“Someone's here?” Selene asked, eyes widening.
Frederick frowned. With his ears, he'd be able to hear someone even just breathing in the bedroom. That, along with the smell...”Vampire,” he growled, standing.
Selene put a hand on his arm.
He looked down, muscles tensing.
“Sit,” she said.
He closed his eyes and took a deep breath. He could feel the change, feel the beast wanting to come out. Not now. He sat and looked at Mary. “I...apologize.”
“No need,” Mary whispered. “I saw a police uniform. He was in an alleyway and he...he bit this girl right on the neck. She bled everywhere and looked like he was drinking it. I wouldn't have believed it if...if they hadn't shown up last night. They...threatened me. One...stayed over.” She gave a shuddering breath. “He's still here. They all think...think I'm too scared to do or say anything...” She looked down at the coffee cup shaking in her hands.
“You're braver than you know,” Selene said. “To call us and meet us with one still here? That takes courage.”
“I just want them out of my life,” Mary said. “I don't have much to pay you...”
Selene frowned but Frederick shook his head. “Whatever you can give will be enough.” Selene gave him a look but Frederick didn't care. They couldn't leave this woman to be preyed on by blood-sucking leeches. He stood up.
“Do you have garlic?”

In a few minutes, Frederick stood next to the bed. Curtains covered the windows, making the room dark. A pale naked man lay on the bed, sleeping.
“Get ready,” Frederick said.
Selene stood next a window, hand on the curtain. Mary waited in the living room, just to be safe.
Frederick held chopped garlic in his hand. He opened the sleeping man's mouth and shoved the garlic inside.
The man screamed into Fredrick's palms, his eyes wide. Smoke seeped out from between Frederick's fingers.
The man struggled, grasping at Frederick's arms but unable to move them. Vampires were weak in the day time.
“Shut up,” Frederick said.
The man stopped shrieking, whimpering instead.
“You're going to tell us where your nest is.”
The man nodded.
Frederick pulled his hand away.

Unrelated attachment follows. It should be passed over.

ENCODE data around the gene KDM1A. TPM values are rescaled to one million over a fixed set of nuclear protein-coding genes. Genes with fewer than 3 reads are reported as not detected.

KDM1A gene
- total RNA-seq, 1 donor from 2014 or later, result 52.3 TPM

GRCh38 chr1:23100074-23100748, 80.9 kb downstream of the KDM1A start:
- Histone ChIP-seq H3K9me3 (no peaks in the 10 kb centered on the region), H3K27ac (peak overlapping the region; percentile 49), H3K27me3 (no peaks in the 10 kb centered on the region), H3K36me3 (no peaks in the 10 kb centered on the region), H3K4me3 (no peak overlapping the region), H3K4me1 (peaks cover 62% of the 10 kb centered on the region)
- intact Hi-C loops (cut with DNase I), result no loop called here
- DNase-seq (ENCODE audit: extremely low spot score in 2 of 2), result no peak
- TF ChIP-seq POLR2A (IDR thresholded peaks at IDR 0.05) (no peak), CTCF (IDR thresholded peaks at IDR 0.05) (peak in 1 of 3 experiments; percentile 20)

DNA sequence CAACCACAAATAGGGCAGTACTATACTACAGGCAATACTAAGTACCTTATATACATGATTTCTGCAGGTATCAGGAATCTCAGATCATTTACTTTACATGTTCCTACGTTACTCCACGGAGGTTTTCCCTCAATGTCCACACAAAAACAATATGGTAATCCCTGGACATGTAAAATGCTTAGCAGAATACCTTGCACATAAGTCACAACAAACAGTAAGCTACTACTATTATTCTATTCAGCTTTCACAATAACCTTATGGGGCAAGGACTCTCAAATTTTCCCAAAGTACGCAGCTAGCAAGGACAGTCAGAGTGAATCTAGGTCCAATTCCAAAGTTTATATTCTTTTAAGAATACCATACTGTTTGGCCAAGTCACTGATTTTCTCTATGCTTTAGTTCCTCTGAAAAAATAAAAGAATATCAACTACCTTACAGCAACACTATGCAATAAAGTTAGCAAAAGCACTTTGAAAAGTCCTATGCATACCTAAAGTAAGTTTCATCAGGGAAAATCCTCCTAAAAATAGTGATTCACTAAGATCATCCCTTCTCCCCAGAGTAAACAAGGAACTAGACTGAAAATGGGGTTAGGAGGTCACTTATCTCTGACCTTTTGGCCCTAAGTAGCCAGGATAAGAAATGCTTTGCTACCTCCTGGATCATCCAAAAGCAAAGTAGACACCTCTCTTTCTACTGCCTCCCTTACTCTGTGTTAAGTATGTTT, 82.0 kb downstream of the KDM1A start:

The man spat out the garlic into the bed, dry heaving and spitting up blood. The man wiped his mouth and glared. “You're going to pay for that,” he hissed. “You don't know who-”
Selene threw the curtain back. Sunlight poured onto the man.
He shrieked, curling up, body beginning to smoke. It smelled toxic, like rotting burning flesh.
Selene pulled the curtain into place, blocking out the sun.
The screaming died down. The vampire shivered.
Frederick gripped the man by the throat. “Where is your nest?”
The man's eyes widened in realization. “You're one of them,” he gasped. “A Beast...”
Frederick's grip tightened. “Where. Is. Your. Nest.”
“24 Lexington st,” the man choked out.
Frederick looked at Selene and nodded.
Selene opened the curtain while Frederick held the vampire down until he was gone.
“Mary,” Frederick called, leaving the bedroom.
Selene watched where the vampire lay, now only ashes, and took a deep breath before following her partner.
“You need to leave,” Frederick said. “Is there anywhere you can go? Friends, family, the farther away the better. Hopefully, only for a couple days.”
Mary licked her lips, wringing her hands. “My-my mothers. It's two hours from here.”
“Good. Pack a bag and go there, as soon as you can.”
“What-What's going on?”
Frederick gripped her wrists gently. “The man in your bedroom is gone. He will not hurt you again. The others are still out there. Until we take care of them, you need to go somewhere safe.”